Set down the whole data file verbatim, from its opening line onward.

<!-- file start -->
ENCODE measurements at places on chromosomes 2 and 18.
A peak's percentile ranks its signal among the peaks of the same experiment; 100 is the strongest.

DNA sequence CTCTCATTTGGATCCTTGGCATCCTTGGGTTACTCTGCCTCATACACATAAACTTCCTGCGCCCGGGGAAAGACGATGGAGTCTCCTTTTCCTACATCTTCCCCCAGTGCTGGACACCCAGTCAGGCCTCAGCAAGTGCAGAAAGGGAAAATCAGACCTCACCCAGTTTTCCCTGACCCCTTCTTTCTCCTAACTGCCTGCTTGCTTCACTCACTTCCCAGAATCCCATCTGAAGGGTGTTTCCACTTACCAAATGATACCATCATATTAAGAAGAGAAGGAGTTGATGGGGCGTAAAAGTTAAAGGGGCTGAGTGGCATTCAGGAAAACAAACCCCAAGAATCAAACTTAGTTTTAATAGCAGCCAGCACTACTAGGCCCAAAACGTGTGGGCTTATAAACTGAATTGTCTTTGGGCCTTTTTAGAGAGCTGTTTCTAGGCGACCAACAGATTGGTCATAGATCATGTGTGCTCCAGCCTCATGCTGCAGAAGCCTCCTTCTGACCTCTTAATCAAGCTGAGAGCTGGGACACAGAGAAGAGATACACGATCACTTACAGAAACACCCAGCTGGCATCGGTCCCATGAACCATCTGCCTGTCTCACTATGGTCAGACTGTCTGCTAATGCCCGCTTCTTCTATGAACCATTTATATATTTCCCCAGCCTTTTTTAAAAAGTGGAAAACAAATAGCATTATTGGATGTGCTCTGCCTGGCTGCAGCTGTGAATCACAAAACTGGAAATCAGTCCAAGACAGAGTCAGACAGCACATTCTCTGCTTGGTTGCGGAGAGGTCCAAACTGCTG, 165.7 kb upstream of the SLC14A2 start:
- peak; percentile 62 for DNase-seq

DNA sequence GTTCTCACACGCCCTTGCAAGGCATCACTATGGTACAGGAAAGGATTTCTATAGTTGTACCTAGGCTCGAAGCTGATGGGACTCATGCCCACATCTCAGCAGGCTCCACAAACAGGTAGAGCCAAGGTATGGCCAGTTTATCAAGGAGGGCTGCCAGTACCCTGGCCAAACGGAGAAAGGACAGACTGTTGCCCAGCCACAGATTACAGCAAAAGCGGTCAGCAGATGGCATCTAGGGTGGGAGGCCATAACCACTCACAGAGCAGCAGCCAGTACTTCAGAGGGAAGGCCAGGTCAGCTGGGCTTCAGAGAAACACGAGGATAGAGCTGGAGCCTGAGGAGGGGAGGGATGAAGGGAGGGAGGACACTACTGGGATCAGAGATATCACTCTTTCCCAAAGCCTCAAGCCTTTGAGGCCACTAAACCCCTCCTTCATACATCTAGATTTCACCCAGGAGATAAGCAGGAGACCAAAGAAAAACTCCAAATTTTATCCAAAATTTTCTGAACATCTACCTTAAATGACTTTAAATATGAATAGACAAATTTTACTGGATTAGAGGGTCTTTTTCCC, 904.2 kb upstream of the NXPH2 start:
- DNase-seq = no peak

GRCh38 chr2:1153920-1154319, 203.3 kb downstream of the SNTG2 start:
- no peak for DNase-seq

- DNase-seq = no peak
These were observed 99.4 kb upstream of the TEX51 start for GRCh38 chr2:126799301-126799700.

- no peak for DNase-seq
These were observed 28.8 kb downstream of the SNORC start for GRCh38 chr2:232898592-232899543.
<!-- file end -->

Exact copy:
ENCODE measurements at places on chromosomes 2 and 18.
A peak's percentile ranks its signal among the peaks of the same experiment; 100 is the strongest.

DNA sequence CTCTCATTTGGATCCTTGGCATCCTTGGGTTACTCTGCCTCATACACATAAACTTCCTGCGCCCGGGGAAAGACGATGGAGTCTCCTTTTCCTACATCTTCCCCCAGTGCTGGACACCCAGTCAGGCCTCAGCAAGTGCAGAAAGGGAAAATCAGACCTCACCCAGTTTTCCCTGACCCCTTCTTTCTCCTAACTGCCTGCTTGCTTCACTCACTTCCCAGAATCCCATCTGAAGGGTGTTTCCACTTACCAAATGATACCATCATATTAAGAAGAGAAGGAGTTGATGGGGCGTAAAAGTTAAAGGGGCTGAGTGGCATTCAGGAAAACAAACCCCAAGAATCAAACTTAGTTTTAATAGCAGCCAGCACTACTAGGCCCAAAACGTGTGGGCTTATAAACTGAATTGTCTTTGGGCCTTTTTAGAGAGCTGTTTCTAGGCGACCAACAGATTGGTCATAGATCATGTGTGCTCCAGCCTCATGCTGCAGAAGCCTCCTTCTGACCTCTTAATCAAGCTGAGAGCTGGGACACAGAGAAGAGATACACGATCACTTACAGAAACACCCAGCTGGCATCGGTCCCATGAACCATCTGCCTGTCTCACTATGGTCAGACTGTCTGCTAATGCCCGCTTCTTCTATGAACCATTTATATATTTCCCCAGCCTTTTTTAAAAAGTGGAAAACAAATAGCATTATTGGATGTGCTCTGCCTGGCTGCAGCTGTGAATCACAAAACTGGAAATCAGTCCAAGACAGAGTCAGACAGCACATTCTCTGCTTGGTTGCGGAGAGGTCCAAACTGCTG, 165.7 kb upstream of the SLC14A2 start:
- peak; percentile 62 for DNase-seq

DNA sequence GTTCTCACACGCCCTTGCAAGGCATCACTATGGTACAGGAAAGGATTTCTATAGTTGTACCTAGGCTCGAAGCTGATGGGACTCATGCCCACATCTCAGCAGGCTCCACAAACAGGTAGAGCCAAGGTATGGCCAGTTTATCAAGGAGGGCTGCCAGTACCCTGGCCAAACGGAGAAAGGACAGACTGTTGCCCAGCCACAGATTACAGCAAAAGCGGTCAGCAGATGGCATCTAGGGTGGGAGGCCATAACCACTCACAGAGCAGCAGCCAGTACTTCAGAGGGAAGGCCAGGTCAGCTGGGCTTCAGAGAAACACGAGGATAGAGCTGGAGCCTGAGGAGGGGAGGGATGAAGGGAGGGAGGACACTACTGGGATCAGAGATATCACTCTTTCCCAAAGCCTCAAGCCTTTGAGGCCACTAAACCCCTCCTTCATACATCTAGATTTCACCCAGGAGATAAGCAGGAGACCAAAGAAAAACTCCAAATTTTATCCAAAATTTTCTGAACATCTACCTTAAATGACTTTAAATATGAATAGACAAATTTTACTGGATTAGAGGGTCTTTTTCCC, 904.2 kb upstream of the NXPH2 start:
- DNase-seq = no peak

GRCh38 chr2:1153920-1154319, 203.3 kb downstream of the SNTG2 start:
- no peak for DNase-seq

- DNase-seq = no peak
These were observed 99.4 kb upstream of the TEX51 start for GRCh38 chr2:126799301-126799700.

- no peak for DNase-seq
These were observed 28.8 kb downstream of the SNORC start for GRCh38 chr2:232898592-232899543.